MAN AS SUBJECT OF CHRISTIANMORALITY The most recent advances in science and technology, while generally beneficial to humanity, have also brought on the danger of people getting to depend so much on machines and to behave like machines themselves. The worst scenario that can help in the future is that machine might dominate humankind itself (Maningas: 1998, p.3). The church has been sincere in the intention of imparting moral theology to our modern world. For this reason, she has been opened to different methodologies and approaches in teaching moral theology. Among these various methodologies and approaches none so far has tried to focus on the significance of knowing first the very nature of human beings before educating the faithful in responding to God’s grace by a whole- hearted yes to all the dimensions of life (NCDP, Art. 264).
CATHOLIC MORAL TEACHING ON ULTIMATE END Man does not act aimlessly. When he acts, it is because he enjoys theaction, or because he wants to achieve something by that action. Adan or Arthurmay play basketball because he wants to qualify for the varsity team. What we call end is the purpose or goal of an act. It is that which completesor finishes an act (Agapay: 1991, p.31). According to the Encarta 97, end is thepoint in time when a action, event or phenomenon ceases or is completed, aresult and an outcome. In some definition, it is both termination and a goal. Endis that which completes or finishes a thing, and it is that for which the thing isfinished. By an end we mean the end of activity. We do not speak of end in thesense of boundary, or edge, or a rim, or side of bodily objects, but as thetermination and a goal of activity. Every activity tends towards an end; and thusevery activity is a tendency (Glenn: 1968, 9.48).
THE END OF AN ACT The end of the act is the natural termination of an activity. The end of eating is nourishment; that of reading is comprehension, that of basketball is scoring a goal, and that of jogging is physical exercise. The end of the doer is the personal purpose intended by the person performing the act. He who eats aims to satisfy his hunger; the reader to relax himself; the basketball player, to win the game, and the jogger, to maintain physical fitness. The end of the doer is called the motive. The motive is the reason why a person performs an act. It is the force that sustains the act and brings it to completion (Glenn: 1968, p.52).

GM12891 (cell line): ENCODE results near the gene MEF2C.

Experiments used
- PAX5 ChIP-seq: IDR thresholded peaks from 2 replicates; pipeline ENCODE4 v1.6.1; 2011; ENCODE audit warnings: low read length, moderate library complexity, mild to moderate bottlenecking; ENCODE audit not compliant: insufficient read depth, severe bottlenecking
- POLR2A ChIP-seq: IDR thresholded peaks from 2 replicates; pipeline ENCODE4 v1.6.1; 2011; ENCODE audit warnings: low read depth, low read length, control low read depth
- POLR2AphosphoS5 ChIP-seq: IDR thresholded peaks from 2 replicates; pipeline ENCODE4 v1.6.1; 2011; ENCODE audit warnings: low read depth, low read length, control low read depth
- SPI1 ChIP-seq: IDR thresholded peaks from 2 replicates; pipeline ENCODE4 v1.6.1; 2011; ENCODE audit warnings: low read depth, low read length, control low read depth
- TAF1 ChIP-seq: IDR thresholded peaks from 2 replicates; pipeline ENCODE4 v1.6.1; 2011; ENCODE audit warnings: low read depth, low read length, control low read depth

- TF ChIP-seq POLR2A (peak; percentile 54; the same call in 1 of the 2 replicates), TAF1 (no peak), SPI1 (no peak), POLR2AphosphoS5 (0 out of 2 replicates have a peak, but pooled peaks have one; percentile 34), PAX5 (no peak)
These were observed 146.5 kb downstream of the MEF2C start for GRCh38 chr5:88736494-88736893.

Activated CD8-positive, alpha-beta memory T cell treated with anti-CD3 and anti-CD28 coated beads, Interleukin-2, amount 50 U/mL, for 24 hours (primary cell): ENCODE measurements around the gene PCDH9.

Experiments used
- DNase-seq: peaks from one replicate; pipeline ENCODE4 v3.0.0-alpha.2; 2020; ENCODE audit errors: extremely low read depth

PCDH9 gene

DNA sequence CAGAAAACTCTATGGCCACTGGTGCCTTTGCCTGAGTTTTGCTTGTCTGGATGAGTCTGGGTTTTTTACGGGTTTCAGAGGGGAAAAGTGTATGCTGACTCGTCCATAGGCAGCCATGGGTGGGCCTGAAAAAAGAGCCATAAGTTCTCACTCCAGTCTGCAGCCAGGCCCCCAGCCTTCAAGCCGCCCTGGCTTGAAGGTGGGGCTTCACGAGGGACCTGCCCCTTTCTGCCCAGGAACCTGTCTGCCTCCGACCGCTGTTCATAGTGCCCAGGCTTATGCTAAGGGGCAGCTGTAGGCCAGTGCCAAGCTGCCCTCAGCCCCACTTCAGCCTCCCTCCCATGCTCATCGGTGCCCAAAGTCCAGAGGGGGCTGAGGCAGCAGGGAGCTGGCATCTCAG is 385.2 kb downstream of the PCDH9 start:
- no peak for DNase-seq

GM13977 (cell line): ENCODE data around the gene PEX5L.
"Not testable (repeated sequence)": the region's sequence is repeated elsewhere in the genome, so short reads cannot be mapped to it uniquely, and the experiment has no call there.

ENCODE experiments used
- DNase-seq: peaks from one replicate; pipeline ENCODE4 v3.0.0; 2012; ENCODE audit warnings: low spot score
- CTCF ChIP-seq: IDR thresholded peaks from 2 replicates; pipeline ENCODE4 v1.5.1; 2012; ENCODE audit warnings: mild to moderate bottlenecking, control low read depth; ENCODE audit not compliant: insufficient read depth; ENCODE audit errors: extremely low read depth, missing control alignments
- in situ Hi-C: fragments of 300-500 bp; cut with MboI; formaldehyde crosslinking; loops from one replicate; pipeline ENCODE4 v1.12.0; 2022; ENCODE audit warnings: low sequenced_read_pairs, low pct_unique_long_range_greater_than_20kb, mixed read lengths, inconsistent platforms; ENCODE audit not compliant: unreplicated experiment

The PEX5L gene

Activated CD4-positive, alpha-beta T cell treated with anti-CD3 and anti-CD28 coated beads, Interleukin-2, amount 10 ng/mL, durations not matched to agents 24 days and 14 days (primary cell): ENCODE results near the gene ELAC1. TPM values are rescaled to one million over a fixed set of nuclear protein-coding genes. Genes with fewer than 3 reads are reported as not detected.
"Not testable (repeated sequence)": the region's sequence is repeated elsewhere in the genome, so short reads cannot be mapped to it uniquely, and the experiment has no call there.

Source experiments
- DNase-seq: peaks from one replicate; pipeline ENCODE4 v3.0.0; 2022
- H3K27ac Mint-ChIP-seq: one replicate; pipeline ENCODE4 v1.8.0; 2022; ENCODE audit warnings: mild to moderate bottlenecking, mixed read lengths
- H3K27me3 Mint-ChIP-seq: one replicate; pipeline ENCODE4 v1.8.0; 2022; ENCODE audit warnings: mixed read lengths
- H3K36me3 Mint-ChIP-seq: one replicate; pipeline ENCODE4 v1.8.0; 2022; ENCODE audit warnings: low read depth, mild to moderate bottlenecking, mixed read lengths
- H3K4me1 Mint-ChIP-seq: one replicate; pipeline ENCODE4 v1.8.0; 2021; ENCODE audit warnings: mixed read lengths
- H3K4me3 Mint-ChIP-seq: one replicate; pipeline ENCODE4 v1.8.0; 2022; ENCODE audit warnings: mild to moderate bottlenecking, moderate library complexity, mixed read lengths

KINDS OF ENDS The proximate end is the purpose which a doer wishes toaccomplish immediately by his section. The remote end is thepurpose which a doer wishes to accomplish in a series of acts. Theproximate end of eating is the satisfaction of hunger. Its remoteend is the promotion of health. The ultimate end is the purpose which is desired for its ownsake and not because of something else. The intermediate end isthe purpose which is desired as a means for obtaining anotherthing. The attainment of an ultimate end completes an act andstops all further acts. The attainment of an intermediate endleads either to another intermediate end or to an ultimate end.
END AS SOMETHING GOOD Nothing excites the human appetite orrational desire than that which is good. Becausesomething is good, it becomes the object ofdesire and, therefore desirable. Actions aretendencies towards something good. Thus, whatis good and desirable is also the end of the act.The concept of end coincides with that of good.Accordingly, Aristotle says that good meanseither of these: good as an end in itself and goodas a means to another end.
THE GREATEST GOOD In every activity, man seeks that which is good. Thegreatest good is a matter of act. This is evident in ourconcern for the best in everything: best friends, bestparents, best foods, best performance, best job and soforth. In the language of the philosophers. For Aristotle, the greatest good is happiness.Happiness is what man aims to achieve in all his activities.The ultimate purpose of life is the attainment of happiness.Natural happiness is that which is attainable by manthrough the use of his natural powers. Supernaturalhappiness is that which is attainable by man through theuse of his natural powers as there are informed and aidedby God’s infusion of grace.
3. Existentialist Ethics Existentialism is another philosophy that has greatly influencedcontemporary thought. More than its doctrinal impact, this has greatlypenetrated the attitudinal level. Existentialism considers the radical option for freedom as thesupreme norm of morality. This is because it focuses on the idea thatman has absolute freedom. In fact, for existentialists, the decision to befree and to be morally sound is one and the same reality. A man, with absolute freedom, should judge the values accordingto their usefulness in particular situations. From the point of view of theexistentialists, this is the main value or norm a man should take. Afterall, for them, values are not founded on God.